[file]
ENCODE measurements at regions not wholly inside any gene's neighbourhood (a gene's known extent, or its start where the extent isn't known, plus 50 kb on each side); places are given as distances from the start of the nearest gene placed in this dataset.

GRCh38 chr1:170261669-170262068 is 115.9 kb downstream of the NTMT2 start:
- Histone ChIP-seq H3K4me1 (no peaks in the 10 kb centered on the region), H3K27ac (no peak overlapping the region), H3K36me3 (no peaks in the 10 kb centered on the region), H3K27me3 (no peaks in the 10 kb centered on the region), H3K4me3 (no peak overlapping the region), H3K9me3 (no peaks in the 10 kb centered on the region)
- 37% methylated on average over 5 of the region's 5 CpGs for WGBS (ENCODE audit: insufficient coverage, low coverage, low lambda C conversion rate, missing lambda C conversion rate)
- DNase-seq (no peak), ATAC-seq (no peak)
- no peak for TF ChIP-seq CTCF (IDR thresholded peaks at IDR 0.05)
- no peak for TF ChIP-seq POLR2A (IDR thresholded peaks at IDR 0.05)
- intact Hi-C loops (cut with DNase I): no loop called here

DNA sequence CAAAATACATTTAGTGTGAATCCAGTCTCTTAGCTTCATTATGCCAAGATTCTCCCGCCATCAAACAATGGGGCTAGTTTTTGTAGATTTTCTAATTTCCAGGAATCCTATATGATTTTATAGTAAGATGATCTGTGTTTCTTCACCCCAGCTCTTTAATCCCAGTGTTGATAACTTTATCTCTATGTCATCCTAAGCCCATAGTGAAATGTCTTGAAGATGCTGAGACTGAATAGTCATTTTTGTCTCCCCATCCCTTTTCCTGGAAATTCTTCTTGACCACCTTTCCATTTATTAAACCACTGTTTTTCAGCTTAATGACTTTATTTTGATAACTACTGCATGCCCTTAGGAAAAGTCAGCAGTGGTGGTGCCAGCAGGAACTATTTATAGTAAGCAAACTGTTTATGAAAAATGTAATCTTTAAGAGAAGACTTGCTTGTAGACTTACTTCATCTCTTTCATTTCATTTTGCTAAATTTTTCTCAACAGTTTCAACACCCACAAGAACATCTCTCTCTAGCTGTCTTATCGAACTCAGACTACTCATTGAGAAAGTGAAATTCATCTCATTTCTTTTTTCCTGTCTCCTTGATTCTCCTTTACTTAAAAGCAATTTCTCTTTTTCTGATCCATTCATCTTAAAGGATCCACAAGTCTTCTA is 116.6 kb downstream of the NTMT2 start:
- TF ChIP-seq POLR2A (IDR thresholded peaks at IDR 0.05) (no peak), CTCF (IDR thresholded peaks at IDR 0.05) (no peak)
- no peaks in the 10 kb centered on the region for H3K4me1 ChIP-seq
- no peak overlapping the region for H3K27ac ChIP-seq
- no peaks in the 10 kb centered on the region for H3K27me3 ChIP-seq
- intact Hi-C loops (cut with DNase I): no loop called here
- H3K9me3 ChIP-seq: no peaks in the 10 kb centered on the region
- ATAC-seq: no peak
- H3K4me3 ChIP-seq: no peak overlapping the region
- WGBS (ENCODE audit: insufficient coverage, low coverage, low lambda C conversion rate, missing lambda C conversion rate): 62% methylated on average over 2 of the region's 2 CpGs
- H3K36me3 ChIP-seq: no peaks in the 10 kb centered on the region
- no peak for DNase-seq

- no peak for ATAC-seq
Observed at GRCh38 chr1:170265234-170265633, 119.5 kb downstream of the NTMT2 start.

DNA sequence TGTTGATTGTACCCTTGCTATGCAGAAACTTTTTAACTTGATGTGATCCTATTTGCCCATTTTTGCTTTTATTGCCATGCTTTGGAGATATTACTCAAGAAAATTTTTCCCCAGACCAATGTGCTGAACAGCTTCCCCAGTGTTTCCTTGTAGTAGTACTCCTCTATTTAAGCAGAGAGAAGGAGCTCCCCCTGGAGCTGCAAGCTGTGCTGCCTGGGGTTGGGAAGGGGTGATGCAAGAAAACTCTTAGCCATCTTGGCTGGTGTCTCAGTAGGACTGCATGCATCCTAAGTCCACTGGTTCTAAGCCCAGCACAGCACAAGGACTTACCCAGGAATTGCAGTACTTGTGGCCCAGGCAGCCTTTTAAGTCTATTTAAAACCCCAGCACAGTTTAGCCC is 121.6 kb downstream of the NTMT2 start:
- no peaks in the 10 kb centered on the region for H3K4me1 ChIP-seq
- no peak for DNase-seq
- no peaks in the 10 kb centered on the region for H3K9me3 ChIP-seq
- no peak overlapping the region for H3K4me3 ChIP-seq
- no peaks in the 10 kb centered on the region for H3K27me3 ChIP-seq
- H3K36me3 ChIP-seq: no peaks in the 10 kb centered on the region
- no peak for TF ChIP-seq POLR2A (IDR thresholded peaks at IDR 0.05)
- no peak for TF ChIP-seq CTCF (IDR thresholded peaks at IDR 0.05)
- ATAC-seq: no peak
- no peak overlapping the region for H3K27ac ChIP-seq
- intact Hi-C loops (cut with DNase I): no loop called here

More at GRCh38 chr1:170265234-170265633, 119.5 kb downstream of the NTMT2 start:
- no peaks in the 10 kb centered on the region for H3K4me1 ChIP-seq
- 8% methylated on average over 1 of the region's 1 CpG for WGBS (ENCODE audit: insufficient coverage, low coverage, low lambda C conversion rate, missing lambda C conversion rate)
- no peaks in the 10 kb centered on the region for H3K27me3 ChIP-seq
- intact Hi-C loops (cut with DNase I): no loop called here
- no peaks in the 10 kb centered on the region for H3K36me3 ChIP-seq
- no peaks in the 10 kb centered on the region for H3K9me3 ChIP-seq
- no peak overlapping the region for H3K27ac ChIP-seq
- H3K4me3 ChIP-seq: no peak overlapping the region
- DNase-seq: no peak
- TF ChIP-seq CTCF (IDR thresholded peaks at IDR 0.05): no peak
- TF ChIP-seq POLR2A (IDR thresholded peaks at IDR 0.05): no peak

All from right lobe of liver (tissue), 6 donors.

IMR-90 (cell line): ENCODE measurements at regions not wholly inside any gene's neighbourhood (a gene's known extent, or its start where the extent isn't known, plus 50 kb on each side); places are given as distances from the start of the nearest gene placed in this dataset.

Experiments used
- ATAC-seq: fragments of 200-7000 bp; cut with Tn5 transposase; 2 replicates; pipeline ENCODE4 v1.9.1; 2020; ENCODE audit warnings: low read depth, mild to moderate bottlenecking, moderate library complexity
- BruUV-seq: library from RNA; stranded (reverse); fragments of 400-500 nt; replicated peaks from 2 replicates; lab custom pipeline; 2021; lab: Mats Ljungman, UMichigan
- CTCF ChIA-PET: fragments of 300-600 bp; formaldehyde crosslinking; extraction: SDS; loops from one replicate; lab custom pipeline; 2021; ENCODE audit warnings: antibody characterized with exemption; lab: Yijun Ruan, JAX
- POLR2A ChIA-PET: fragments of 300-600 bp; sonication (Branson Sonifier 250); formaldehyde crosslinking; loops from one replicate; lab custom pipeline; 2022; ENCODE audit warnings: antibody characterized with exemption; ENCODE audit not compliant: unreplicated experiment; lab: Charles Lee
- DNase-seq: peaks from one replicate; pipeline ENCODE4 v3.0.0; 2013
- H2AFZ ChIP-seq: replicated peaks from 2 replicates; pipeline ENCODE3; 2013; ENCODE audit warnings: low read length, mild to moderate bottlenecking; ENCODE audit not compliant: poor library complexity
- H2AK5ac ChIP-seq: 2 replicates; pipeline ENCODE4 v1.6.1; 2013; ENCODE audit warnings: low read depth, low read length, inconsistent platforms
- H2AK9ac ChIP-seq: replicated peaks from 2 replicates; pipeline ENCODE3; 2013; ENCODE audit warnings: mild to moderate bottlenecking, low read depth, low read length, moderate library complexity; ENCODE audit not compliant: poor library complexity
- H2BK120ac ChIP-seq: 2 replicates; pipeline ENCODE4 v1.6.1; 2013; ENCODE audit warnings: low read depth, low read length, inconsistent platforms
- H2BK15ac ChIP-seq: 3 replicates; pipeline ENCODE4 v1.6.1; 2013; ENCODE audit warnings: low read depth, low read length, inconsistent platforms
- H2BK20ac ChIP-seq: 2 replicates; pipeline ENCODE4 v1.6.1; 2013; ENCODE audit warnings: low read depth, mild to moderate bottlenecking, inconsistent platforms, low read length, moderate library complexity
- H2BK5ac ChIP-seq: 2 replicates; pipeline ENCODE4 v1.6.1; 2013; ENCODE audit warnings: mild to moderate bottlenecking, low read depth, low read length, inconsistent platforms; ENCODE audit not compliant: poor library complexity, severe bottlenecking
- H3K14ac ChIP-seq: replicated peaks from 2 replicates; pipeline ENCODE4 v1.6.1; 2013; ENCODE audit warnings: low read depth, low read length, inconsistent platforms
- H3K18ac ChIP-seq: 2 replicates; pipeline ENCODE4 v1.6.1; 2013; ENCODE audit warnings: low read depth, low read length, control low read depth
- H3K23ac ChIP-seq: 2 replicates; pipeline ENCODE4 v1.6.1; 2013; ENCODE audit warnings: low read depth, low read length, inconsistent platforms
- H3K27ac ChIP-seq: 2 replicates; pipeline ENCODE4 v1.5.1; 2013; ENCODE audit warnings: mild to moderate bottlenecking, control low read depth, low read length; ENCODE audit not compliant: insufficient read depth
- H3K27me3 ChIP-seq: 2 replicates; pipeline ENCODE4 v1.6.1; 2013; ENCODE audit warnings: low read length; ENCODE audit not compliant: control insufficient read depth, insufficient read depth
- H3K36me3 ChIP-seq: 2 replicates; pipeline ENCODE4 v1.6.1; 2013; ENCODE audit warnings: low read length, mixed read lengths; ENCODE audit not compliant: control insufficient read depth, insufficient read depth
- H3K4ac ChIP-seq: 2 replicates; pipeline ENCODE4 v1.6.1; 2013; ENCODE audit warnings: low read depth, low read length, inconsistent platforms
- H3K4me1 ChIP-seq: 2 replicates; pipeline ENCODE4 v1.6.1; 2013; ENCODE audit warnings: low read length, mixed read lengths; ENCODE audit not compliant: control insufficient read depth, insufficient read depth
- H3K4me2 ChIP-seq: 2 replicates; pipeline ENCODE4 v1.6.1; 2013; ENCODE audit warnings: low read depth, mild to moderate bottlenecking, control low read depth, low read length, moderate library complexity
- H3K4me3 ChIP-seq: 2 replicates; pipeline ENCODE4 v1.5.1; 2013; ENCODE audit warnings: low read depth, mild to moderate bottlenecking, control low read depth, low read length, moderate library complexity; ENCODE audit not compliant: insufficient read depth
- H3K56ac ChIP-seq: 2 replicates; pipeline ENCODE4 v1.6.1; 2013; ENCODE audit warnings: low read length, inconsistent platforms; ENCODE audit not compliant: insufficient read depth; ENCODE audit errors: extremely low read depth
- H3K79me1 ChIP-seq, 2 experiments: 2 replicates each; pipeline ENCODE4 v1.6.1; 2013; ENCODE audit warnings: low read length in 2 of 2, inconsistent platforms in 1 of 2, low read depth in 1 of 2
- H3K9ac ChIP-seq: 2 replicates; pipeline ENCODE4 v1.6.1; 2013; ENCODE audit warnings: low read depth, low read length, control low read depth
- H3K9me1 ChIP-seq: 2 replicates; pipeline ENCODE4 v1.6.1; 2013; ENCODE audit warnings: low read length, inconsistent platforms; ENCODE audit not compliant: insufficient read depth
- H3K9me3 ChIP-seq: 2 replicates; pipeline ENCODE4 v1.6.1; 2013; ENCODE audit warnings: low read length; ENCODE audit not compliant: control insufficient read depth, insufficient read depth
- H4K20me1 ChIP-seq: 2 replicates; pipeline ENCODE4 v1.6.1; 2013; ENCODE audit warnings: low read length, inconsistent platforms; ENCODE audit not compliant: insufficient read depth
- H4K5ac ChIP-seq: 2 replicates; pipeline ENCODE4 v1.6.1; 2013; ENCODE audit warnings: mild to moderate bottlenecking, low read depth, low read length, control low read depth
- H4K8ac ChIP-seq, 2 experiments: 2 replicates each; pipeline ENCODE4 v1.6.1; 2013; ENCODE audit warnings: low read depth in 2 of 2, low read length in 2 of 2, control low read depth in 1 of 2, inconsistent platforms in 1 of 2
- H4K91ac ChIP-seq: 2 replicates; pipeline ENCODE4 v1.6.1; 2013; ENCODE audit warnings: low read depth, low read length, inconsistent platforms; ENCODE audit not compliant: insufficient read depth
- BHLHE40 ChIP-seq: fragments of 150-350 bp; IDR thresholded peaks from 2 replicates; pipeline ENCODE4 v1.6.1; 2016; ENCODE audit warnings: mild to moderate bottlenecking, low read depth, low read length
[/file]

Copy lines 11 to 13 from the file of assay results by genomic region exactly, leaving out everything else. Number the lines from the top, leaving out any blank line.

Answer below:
- no peaks in the 10 kb centered on the region for H3K4me1 ChIP-seq
- no peak overlapping the region for H3K27ac ChIP-seq
- no peaks in the 10 kb centered on the region for H3K27me3 ChIP-seq